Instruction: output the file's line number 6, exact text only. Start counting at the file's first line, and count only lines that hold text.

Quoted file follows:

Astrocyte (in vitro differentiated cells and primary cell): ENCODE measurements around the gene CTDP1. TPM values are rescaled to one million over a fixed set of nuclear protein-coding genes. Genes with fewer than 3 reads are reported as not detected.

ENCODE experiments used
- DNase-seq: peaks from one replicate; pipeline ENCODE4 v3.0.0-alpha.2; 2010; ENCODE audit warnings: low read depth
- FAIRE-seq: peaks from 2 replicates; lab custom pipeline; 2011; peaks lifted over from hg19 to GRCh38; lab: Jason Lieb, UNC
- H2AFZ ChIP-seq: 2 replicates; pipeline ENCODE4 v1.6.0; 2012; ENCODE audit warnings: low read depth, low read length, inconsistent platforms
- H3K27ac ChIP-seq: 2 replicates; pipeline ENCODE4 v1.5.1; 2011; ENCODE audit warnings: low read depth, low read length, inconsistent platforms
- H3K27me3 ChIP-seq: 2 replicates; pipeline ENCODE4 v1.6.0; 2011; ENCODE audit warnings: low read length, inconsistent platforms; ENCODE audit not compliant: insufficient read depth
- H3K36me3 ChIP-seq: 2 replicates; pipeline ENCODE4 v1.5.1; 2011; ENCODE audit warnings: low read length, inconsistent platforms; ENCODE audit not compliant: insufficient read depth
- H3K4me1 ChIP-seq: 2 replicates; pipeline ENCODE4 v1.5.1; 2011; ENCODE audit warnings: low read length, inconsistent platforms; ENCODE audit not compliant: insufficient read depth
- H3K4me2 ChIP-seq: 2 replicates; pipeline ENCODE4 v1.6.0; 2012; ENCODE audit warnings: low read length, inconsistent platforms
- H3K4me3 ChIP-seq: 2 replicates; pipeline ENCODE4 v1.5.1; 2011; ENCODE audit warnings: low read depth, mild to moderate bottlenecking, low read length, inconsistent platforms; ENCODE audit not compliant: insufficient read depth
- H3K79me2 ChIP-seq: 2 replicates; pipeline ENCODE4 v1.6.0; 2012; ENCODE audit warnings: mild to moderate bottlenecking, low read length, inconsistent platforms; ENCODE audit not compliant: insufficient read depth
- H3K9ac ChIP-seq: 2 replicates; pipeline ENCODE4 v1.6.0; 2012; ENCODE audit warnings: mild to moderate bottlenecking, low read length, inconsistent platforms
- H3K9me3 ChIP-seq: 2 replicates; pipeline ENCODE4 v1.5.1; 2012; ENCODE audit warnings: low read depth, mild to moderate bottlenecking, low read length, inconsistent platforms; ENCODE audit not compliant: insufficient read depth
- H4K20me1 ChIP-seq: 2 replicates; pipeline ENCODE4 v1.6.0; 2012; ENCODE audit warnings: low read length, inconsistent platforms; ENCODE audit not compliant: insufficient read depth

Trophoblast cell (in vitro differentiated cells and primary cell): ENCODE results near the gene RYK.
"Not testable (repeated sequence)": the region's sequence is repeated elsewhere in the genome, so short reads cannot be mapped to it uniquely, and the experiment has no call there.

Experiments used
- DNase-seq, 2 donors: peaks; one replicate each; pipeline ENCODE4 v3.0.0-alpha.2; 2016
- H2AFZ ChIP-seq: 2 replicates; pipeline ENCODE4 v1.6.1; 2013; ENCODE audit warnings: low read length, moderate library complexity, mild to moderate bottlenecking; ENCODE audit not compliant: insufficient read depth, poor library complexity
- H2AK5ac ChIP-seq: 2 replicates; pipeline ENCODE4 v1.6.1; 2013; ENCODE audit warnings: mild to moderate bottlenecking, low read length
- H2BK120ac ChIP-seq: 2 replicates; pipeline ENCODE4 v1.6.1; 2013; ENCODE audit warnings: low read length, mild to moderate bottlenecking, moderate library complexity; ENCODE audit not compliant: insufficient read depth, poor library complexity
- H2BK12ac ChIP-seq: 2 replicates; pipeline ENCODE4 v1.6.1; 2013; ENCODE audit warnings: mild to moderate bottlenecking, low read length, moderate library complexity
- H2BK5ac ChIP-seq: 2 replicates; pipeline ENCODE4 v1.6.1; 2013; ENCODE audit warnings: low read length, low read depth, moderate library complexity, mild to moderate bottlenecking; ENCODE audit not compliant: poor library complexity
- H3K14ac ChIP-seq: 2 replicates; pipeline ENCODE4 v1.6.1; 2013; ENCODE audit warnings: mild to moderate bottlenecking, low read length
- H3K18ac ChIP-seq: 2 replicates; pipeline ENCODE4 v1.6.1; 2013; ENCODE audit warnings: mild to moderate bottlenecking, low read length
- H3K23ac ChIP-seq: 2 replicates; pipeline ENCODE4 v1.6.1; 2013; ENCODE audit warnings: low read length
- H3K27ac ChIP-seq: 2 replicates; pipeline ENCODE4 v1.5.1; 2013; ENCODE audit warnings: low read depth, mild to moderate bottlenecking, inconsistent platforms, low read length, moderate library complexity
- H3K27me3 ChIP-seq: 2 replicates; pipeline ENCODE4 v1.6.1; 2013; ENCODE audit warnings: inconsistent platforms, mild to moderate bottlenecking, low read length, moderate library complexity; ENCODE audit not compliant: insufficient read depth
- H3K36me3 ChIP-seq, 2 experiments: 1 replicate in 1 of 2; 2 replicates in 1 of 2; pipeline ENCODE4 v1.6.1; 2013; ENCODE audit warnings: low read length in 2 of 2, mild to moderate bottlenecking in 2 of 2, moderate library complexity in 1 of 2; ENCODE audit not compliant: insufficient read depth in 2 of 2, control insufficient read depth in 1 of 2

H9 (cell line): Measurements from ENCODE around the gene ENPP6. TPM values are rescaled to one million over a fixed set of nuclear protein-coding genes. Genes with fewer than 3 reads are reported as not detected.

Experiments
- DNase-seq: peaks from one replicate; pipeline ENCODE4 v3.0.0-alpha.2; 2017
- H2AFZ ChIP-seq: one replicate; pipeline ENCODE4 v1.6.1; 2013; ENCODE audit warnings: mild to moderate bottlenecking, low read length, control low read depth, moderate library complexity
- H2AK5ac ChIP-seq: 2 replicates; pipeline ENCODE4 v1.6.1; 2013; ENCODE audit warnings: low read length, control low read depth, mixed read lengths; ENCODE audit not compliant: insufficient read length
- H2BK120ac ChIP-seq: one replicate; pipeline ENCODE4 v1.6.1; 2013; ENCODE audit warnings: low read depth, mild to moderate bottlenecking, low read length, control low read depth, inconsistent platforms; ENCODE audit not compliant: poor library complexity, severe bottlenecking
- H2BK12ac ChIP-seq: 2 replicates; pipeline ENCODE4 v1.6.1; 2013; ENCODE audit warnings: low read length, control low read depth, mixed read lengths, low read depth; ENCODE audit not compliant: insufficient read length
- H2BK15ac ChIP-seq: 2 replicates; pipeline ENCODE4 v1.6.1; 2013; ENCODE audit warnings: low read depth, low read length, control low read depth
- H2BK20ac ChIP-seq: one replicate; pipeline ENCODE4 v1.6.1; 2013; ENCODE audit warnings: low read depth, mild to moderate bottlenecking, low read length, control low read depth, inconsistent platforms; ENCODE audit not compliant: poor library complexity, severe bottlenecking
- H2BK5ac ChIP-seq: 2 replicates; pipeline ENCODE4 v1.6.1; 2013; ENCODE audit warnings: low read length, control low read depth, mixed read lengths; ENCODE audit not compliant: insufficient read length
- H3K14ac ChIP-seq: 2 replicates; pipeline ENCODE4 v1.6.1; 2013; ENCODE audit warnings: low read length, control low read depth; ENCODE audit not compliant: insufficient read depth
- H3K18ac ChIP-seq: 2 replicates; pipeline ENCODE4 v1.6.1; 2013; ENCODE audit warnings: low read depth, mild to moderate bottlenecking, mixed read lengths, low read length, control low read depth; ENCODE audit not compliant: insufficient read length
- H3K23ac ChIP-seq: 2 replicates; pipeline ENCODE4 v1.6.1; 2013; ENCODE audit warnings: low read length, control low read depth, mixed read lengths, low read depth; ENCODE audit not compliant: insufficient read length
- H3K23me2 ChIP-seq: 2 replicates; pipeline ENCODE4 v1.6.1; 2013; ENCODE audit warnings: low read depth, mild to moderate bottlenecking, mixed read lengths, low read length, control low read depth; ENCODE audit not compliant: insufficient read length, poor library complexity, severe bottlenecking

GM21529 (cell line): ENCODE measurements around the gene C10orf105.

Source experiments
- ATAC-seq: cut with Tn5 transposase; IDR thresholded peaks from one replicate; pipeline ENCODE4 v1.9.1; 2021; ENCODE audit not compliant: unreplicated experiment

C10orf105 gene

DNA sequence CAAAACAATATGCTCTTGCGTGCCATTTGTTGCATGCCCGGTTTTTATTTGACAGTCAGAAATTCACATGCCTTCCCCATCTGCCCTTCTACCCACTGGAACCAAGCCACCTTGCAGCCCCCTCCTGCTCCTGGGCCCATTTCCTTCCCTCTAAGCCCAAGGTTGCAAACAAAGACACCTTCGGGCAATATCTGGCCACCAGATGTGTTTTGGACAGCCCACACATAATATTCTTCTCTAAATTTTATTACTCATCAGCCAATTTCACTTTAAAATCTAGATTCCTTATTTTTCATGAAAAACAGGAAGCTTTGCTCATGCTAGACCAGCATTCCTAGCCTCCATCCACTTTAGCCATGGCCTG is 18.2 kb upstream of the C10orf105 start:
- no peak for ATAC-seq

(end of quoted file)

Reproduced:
- H3K27ac ChIP-seq: 2 replicates; pipeline ENCODE4 v1.5.1; 2011; ENCODE audit warnings: low read depth, low read length, inconsistent platforms